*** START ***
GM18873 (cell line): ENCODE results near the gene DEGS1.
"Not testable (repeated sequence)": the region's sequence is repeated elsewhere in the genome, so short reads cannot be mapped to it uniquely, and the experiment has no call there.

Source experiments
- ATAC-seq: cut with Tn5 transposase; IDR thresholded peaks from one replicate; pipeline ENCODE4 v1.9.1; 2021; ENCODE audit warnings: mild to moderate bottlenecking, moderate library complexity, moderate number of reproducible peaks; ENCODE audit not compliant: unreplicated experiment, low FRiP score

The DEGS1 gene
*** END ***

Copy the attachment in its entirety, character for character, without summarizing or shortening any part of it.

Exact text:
GM18873 (cell line): ENCODE results near the gene DEGS1.
"Not testable (repeated sequence)": the region's sequence is repeated elsewhere in the genome, so short reads cannot be mapped to it uniquely, and the experiment has no call there.

Source experiments
- ATAC-seq: cut with Tn5 transposase; IDR thresholded peaks from one replicate; pipeline ENCODE4 v1.9.1; 2021; ENCODE audit warnings: mild to moderate bottlenecking, moderate library complexity, moderate number of reproducible peaks; ENCODE audit not compliant: unreplicated experiment, low FRiP score

The DEGS1 gene